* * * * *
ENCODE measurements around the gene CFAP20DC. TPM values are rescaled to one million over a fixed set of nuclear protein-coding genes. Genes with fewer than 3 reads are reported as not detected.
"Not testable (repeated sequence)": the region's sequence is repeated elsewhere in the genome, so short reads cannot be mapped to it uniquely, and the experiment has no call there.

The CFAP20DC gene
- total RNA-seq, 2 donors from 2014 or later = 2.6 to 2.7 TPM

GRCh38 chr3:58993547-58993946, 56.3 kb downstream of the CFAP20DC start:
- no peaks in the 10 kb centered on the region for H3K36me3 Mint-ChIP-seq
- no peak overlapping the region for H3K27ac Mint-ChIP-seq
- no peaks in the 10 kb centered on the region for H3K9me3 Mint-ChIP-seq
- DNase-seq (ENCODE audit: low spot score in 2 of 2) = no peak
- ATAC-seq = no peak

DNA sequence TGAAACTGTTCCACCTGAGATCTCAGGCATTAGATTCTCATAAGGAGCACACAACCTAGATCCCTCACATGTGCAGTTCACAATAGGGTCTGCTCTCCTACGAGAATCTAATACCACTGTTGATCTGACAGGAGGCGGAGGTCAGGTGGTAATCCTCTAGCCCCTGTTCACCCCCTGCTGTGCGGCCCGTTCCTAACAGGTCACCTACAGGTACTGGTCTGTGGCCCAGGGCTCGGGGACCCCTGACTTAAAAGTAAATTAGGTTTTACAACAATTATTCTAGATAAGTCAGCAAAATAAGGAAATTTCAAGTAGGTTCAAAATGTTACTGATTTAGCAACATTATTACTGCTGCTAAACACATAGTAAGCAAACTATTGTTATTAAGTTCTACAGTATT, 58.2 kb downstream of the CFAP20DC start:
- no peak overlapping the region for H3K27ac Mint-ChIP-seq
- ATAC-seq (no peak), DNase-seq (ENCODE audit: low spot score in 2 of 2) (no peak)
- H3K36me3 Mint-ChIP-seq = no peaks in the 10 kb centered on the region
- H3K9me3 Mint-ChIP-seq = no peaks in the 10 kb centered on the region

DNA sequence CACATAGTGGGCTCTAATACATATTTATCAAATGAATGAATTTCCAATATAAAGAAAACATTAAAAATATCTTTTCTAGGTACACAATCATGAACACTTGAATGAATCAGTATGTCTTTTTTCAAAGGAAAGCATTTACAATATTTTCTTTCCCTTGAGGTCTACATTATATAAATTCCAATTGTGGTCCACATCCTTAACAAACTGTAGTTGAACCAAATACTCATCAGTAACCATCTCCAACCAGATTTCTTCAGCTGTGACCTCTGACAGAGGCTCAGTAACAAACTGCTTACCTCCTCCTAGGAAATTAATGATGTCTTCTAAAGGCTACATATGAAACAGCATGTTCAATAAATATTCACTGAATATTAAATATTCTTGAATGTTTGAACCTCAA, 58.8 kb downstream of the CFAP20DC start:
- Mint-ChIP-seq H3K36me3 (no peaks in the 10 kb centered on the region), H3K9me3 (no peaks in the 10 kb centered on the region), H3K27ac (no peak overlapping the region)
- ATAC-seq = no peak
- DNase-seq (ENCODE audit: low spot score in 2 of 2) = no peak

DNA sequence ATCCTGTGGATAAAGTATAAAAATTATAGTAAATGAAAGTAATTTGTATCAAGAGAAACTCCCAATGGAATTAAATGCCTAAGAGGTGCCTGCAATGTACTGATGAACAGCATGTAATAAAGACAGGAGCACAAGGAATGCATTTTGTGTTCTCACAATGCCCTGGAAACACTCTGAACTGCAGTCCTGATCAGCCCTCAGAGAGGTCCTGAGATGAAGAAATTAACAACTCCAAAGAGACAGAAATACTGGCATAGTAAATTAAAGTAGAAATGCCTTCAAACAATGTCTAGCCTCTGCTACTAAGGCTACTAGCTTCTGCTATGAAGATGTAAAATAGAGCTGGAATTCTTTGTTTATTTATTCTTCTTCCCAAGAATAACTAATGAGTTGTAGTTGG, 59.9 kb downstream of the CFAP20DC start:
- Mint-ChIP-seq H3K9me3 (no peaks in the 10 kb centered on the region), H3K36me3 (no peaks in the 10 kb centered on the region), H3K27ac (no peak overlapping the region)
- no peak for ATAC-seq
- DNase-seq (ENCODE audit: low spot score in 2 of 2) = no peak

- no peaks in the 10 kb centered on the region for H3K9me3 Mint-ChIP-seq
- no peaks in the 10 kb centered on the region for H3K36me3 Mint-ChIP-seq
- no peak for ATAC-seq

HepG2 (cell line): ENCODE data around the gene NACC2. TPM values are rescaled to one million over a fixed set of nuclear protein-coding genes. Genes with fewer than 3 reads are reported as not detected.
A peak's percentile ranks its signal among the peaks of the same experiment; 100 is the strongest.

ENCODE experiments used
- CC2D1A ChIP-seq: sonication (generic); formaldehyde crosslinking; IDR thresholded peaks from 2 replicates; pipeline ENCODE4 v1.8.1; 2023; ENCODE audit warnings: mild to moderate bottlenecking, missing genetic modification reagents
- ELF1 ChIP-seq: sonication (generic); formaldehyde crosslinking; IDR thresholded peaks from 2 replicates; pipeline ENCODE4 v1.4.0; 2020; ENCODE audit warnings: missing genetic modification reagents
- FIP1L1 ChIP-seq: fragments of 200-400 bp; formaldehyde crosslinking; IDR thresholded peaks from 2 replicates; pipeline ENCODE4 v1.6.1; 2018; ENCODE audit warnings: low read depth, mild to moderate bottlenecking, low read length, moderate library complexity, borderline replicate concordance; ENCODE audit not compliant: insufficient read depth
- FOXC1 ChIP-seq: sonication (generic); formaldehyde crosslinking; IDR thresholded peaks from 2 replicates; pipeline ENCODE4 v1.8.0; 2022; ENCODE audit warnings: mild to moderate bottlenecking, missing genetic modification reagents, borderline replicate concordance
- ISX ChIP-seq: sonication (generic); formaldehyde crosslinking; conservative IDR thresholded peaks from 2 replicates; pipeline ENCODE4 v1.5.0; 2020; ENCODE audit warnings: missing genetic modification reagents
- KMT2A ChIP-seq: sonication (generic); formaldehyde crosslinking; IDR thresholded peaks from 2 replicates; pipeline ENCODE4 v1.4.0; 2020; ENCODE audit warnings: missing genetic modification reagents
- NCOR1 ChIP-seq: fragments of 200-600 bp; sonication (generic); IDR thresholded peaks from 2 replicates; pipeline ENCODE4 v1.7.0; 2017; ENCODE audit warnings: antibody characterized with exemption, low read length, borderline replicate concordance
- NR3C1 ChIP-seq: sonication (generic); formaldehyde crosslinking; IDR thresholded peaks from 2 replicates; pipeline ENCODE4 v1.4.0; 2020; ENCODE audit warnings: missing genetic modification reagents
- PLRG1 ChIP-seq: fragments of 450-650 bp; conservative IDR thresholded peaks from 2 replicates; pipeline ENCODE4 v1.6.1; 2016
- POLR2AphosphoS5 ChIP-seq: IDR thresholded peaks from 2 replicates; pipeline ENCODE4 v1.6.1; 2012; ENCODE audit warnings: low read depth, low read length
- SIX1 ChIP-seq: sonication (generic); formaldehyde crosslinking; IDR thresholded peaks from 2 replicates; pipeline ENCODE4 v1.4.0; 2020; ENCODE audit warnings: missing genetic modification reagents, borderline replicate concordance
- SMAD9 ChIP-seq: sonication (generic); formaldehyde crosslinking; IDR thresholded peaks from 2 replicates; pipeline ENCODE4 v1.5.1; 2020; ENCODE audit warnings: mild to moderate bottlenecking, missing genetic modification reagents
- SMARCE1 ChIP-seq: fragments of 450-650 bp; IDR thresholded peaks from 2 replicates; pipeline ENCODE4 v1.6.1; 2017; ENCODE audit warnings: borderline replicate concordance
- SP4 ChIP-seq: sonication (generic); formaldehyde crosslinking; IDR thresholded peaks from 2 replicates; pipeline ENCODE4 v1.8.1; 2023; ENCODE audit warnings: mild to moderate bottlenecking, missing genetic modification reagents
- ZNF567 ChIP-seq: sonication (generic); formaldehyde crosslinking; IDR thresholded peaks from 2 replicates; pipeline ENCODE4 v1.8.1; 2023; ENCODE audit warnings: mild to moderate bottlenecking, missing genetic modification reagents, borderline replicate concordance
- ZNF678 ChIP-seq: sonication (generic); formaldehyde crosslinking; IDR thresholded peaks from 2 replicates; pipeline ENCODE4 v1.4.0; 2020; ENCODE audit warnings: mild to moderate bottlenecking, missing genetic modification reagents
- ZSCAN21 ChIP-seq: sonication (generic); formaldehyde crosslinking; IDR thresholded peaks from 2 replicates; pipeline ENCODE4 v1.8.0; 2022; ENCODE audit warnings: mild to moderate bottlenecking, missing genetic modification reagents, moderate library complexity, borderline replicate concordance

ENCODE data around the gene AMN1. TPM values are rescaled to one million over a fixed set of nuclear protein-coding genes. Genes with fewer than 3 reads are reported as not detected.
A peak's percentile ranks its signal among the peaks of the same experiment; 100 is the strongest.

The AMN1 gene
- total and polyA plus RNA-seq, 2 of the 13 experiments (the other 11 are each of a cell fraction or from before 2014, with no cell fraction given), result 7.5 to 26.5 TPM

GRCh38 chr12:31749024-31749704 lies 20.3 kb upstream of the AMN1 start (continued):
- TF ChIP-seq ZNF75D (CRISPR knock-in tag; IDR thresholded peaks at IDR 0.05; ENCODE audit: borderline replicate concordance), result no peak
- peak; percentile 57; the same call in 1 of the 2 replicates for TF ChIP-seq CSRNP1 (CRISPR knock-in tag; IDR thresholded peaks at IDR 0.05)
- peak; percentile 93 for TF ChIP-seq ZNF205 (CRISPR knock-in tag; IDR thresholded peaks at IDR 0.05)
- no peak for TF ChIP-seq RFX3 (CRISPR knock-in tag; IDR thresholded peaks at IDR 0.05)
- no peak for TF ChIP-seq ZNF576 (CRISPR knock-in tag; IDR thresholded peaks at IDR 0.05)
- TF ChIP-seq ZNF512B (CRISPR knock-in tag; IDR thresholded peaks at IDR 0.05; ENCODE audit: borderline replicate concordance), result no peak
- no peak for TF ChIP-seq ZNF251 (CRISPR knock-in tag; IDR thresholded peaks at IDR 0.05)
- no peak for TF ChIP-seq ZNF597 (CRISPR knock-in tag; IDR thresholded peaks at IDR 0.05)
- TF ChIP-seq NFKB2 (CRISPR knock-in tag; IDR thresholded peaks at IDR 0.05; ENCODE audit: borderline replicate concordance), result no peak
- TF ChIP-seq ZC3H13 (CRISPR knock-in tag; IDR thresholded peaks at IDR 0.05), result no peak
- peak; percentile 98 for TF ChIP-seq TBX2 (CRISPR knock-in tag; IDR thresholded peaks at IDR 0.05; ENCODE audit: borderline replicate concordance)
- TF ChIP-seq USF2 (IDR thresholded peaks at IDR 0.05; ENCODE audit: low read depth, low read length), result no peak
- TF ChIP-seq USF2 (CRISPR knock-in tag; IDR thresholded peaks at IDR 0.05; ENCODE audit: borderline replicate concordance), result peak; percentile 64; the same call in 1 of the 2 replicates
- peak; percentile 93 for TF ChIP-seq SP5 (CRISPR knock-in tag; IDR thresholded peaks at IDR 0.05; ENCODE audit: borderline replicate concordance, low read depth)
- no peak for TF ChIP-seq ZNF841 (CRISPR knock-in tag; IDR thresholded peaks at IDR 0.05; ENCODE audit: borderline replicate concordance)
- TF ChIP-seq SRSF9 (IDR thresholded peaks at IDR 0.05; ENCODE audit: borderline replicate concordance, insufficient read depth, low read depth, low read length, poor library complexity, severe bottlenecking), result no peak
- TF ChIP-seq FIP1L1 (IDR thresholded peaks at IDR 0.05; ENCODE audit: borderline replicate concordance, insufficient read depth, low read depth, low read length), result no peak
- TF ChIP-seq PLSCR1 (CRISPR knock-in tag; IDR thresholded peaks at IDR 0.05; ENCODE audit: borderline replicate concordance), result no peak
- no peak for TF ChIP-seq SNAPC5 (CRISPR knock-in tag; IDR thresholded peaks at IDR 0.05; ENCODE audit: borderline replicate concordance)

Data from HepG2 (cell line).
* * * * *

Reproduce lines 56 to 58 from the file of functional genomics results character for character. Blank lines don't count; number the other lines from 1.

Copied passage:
- no peak for TF ChIP-seq ZNF576 (CRISPR knock-in tag; IDR thresholded peaks at IDR 0.05)
- TF ChIP-seq ZNF512B (CRISPR knock-in tag; IDR thresholded peaks at IDR 0.05; ENCODE audit: borderline replicate concordance), result no peak
- no peak for TF ChIP-seq ZNF251 (CRISPR knock-in tag; IDR thresholded peaks at IDR 0.05)